Oil giant Aramco locked up another $6 billion on Wednesday to fund a large dividend as it returned to the international debt markets with its first U.S. dollar-denominated sukuk sale, a document showed.
The debt issuance, which is expected to help finance a $75 billion dividend commitment that will mostly go to the government, comprises tranches of three, five and 10 years, a document from one of the banks completing the deal and seen by Reuters.
Aramco sold $1 billion in the three-year tranche at 65 basis points over UST$ $ 2 billion in the 5-year portion at 85 bps over UST and $3 billion in 10 year paper at 120 bps over UST.
Initial price guidance was around 105 bps over UST for the five-year bonds, around 125 bps over UST for the three-year notes and about 160 bps over UST for the 10-year tranche.
The spreads were tightened after the deal attracted combined orders of more than $60 billion.
Aramco increased its promised $75 billion dividend to shareholders last year despite the lower oil prices and is expected to shoulder substantial domestic investments in Saudi Arabia's plans to transform the economy. Fitch assigned Saudi Arabia's Suuk issuance programme an A 1 rating with a negative outlook, in line with the current Aramco ratings and tracking a change in the SASURANK PHOLLOWING outlook into negative in May last year.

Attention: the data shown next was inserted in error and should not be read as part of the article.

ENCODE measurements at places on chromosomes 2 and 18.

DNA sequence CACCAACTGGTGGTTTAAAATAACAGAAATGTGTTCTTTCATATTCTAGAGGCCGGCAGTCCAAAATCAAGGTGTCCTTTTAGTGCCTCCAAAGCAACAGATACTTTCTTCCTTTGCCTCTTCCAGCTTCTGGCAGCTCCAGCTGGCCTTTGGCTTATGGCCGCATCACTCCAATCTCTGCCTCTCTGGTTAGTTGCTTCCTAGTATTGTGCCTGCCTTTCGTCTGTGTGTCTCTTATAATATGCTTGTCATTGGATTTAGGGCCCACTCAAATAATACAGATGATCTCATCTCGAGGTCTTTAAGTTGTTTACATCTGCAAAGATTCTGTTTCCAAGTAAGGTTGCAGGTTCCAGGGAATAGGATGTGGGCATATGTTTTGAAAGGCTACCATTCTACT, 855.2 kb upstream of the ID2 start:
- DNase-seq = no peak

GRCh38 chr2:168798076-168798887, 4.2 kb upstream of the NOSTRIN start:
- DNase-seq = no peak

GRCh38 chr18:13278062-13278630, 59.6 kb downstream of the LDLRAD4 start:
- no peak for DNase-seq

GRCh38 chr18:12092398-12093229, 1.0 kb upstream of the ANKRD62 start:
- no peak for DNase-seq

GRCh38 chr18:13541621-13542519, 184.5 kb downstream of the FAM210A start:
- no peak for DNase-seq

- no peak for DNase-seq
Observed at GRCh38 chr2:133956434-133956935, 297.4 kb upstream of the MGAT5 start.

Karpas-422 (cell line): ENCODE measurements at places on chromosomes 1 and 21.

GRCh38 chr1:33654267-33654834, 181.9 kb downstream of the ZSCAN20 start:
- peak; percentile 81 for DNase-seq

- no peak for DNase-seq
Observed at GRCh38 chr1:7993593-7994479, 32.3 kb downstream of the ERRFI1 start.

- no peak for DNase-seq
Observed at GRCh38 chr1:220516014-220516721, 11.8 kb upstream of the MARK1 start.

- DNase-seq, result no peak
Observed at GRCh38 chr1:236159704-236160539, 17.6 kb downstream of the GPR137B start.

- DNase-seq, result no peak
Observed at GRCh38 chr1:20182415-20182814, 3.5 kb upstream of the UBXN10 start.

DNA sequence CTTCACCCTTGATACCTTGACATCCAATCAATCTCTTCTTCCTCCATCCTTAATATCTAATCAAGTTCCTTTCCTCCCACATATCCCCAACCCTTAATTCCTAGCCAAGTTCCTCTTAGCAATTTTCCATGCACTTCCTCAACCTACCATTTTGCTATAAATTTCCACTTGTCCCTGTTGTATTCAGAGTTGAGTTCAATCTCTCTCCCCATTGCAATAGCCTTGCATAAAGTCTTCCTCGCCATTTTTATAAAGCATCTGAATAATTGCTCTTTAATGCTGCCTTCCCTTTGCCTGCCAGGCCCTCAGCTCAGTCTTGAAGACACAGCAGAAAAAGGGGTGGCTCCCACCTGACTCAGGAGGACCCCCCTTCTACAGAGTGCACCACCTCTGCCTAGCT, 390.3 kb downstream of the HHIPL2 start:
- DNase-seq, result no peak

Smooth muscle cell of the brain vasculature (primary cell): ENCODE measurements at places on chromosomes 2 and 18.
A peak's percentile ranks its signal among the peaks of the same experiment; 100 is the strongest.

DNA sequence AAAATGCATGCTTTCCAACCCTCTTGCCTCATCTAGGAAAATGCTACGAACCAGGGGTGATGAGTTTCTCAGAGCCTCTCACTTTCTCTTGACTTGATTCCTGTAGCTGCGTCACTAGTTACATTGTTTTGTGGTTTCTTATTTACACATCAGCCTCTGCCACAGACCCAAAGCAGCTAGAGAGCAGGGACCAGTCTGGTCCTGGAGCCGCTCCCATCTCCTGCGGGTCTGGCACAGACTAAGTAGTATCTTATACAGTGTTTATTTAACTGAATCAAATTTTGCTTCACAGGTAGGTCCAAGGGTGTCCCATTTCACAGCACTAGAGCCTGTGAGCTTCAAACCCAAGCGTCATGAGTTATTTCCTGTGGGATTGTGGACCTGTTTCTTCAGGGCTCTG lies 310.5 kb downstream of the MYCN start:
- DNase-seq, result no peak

The company has shown a strong commitment to pay $75 billion in annual dividends, which is not sustainable in Fitch’s view if oil prices will fall and stay below $60 bbl, Moody said.
Saudi Arabia's interlinkages with the company mean that any change of the rating outlook on the government of Saudi Arabia would be mirrored on the ratings outlook of Saudi Aramco.
The company chose to issue conventional bonds over Islamic ones due to a high demand for the instrument as a result of the low number of dollar sukuk sales in the Gulf this year, Reuters told Monday. The Aramco was widely expected to become a sustainable bond issuer after its debut $8 billion issuance in 2019 was followed by an $8 billion, five-part transaction in November last year, also used to finance its dividend.
A source told Reuters that Aramco was expected to raise up to $5 billion with the deal, which worked on it 29 active bookrunners and passive bookrunners. The active bookrunners on the deal included Citi HSBC JPMorgan NCB Capital and Standard Chartered Bank The Passive Bookrunners included Dubai Islamic Bank and BOC International.